19. Global-constrained hidden Markov model applied on wireless capsule endoscopy video segmentation

    NASA Astrophysics Data System (ADS)

    Wan, Yiwen; Duraisamy, Prakash; Alam, Mohammad S.; Buckles, Bill

    2012-06-01

    Accurate analysis of wireless capsule endoscopy (WCE) videos is vital but tedious. Automatic image analysis can expedite this task. Video segmentation of WCE into the four parts of the gastrointestinal tract is one way to assist a physician. The segmentation approach described in this paper integrates pattern recognition with statiscal analysis. Iniatially, a support vector machine is applied to classify video frames into four classes using a combination of multiple color and texture features as the feature vector. A Poisson cumulative distribution, for which the parameter depends on the length of segments, models a prior knowledge. A priori knowledge together with inter-frame difference serves as the global constraints driven by the underlying observation of each WCE video, which is fitted by Gaussian distribution to constrain the transition probability of hidden Markov model.Experimental results demonstrated effectiveness of the approach.

  20. Small bowel capsule endoscopy: Where are we after almost 15 years of use?

    PubMed Central

    Van de Bruaene, Cedric; De Looze, Danny; Hindryckx, Pieter

    2015-01-01

    The development of capsule endoscopy (CE) in 2001 has given gastroenterologists the opportunity to investigate the small bowel in a non-invasive way. CE is most commonly performed for obscure gastrointestinal bleeding, but other indications include diagnosis or follow-up of Crohn’s disease, suspicion of a small bowel tumor, diagnosis and surveillance of hereditary polyposis syndromes, Nonsteroidal anti-inflammatory drug-induced small bowel lesions and celiac disease. Almost fifteen years have passed since the release of the small bowel capsule. The purpose of this review is to offer the reader a brief but complete overview on small bowel CE anno 2014, including the technical and procedural aspects, the possible complications and the most important indications. We will end with some future perspectives of CE. PMID:25610531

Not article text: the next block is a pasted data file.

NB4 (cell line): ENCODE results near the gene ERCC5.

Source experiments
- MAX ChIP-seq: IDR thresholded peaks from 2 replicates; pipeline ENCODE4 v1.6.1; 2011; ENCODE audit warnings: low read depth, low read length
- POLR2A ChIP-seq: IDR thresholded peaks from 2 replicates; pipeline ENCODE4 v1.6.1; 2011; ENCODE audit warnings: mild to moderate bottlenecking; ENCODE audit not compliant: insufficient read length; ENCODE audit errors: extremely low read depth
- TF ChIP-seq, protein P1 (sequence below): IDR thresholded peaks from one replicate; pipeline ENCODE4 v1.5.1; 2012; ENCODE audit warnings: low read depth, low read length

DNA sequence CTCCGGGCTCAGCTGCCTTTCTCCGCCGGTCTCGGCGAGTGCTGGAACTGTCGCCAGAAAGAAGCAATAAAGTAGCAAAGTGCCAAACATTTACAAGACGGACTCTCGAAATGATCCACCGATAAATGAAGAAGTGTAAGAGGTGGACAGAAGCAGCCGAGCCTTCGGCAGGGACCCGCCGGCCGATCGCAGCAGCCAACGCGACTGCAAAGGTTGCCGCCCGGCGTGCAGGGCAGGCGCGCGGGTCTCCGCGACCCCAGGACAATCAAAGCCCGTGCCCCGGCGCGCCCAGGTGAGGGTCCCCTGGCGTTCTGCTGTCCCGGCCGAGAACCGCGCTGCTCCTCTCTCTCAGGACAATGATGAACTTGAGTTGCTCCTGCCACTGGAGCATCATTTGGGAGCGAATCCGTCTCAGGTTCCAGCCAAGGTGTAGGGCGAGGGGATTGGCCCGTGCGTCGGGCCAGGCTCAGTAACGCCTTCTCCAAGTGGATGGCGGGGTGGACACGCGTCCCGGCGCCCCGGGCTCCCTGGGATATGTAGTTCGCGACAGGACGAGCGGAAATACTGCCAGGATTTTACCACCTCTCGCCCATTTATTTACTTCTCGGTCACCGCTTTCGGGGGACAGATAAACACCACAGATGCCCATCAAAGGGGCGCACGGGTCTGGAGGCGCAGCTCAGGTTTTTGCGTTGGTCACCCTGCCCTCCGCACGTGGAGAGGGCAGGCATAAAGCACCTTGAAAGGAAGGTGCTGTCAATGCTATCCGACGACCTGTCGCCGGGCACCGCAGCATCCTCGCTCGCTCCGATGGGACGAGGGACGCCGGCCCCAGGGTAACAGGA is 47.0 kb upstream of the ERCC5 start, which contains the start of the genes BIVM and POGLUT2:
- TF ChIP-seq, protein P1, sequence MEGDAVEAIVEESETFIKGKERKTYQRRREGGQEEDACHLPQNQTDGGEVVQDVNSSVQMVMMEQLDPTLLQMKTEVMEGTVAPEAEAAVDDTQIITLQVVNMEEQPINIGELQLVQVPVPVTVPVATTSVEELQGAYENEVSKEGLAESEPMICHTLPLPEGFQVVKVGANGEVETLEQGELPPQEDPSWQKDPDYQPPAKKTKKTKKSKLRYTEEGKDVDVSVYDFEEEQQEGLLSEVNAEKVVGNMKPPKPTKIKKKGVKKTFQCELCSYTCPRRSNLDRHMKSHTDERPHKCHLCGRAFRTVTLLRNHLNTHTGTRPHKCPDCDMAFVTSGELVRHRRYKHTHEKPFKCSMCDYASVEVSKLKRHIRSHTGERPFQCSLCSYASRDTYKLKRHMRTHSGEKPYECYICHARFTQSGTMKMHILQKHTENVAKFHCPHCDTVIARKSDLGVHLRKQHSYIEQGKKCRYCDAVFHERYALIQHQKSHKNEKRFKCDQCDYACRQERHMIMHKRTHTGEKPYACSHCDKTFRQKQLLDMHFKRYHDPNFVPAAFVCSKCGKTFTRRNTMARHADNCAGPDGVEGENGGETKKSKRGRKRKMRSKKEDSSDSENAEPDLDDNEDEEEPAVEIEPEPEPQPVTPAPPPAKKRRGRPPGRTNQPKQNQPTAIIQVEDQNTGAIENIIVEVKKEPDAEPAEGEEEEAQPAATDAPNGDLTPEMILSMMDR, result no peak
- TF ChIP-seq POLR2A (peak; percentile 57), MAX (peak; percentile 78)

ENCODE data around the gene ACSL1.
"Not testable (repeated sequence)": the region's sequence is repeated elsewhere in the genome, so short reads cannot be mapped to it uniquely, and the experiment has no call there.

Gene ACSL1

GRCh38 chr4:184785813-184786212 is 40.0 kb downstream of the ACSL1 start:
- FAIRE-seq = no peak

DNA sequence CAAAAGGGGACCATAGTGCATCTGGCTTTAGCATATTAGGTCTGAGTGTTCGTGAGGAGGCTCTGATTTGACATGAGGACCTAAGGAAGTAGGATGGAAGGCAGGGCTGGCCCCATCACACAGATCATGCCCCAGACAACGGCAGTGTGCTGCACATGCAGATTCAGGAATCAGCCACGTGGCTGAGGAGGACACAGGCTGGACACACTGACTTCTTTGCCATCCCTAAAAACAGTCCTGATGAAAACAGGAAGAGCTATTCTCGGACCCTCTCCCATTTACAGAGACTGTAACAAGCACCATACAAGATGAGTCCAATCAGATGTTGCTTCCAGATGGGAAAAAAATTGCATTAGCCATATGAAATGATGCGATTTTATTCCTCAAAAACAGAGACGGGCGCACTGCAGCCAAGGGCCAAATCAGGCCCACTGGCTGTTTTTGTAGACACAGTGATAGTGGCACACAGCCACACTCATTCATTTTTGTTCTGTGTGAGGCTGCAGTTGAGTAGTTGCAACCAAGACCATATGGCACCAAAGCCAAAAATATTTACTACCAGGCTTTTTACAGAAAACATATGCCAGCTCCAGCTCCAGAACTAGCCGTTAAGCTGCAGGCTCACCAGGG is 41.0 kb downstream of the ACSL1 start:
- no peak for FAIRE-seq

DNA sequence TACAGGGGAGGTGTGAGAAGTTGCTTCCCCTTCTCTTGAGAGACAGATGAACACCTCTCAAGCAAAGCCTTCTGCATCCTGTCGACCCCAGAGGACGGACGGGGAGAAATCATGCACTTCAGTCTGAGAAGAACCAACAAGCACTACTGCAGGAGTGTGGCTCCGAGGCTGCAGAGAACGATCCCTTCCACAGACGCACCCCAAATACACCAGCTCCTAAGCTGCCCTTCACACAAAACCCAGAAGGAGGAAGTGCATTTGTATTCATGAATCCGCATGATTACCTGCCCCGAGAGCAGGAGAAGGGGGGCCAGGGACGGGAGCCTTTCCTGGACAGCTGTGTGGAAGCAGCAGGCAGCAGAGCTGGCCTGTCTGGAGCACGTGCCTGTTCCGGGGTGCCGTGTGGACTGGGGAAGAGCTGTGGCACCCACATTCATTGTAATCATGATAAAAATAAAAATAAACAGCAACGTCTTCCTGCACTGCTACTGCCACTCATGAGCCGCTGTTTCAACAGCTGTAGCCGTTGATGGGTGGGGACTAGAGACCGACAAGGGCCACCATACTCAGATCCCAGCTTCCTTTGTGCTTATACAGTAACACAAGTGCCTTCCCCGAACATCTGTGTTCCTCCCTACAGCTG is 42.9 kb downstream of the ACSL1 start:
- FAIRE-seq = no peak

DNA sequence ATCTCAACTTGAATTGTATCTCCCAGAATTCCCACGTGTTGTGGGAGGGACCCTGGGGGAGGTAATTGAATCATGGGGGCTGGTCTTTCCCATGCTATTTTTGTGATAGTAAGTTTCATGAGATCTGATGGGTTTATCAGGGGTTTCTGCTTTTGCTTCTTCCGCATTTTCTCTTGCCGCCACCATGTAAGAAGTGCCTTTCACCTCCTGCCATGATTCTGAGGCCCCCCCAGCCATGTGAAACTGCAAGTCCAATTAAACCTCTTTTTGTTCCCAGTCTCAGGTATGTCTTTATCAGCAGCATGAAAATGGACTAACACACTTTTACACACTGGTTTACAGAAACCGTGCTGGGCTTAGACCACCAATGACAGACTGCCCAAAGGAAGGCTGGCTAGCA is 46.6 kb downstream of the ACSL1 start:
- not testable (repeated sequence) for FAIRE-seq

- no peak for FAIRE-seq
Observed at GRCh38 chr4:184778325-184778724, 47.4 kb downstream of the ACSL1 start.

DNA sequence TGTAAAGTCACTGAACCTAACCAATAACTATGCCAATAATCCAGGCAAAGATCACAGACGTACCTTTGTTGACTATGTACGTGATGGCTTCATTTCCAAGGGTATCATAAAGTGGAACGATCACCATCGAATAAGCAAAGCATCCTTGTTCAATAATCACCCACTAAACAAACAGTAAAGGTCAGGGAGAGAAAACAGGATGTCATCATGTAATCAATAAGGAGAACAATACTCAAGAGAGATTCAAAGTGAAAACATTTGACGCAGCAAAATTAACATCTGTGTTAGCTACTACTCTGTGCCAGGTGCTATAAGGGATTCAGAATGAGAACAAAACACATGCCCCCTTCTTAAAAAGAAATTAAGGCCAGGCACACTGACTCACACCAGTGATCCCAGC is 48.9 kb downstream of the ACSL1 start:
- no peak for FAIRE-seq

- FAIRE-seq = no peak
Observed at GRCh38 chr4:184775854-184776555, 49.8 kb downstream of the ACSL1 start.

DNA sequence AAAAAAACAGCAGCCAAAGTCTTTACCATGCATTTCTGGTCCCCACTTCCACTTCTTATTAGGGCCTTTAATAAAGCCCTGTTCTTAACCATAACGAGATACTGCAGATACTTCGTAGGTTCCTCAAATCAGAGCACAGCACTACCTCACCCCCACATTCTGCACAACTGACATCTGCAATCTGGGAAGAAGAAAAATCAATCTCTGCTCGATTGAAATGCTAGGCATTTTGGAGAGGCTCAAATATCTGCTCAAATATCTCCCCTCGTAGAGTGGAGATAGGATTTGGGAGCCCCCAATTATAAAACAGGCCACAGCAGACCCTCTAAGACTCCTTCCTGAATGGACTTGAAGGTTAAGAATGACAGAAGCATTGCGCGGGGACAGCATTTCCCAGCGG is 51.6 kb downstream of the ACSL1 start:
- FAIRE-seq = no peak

1. Small bowel capsule endoscopy: Where are we after almost 15 years of use?

    PubMed

    Van de Bruaene, Cedric; De Looze, Danny; Hindryckx, Pieter

    2015-01-16

    The development of capsule endoscopy (CE) in 2001 has given gastroenterologists the opportunity to investigate the small bowel in a non-invasive way. CE is most commonly performed for obscure gastrointestinal bleeding, but other indications include diagnosis or follow-up of Crohn's disease, suspicion of a small bowel tumor, diagnosis and surveillance of hereditary polyposis syndromes, Nonsteroidal anti-inflammatory drug-induced small bowel lesions and celiac disease. Almost fifteen years have passed since the release of the small bowel capsule. The purpose of this review is to offer the reader a brief but complete overview on small bowel CE anno 2014, including the technical and procedural aspects, the possible complications and the most important indications. We will end with some future perspectives of CE. PMID:25610531

  2. A Review of Machine-Vision-Based Analysis of Wireless Capsule Endoscopy Video

    PubMed Central

    Chen, Yingju; Lee, Jeongkyu

    2012-01-01

    Wireless capsule endoscopy (WCE) enables a physician to diagnose a patient's digestive system without surgical procedures. However, it takes 1-2 hours for a gastroenterologist to examine the video. To speed up the review process, a number of analysis techniques based on machine vision have been proposed by computer science researchers. In order to train a machine to understand the semantics of an image, the image contents need to be translated into numerical form first. The numerical form of the image is known as image abstraction. The process of selecting relevant image features is often determined by the modality of medical images and the nature of the diagnoses. For example, there are radiographic projection-based images (e.g., X-rays and PET scans), tomography-based images (e.g., MRT and CT scans), and photography-based images (e.g., endoscopy, dermatology, and microscopic histology). Each modality imposes unique image-dependent restrictions for automatic and medically meaningful image abstraction processes. In this paper, we review the current development of machine-vision-based analysis of WCE video, focusing on the research that identifies specific gastrointestinal (GI) pathology and methods of shot boundary detection. PMID:23197930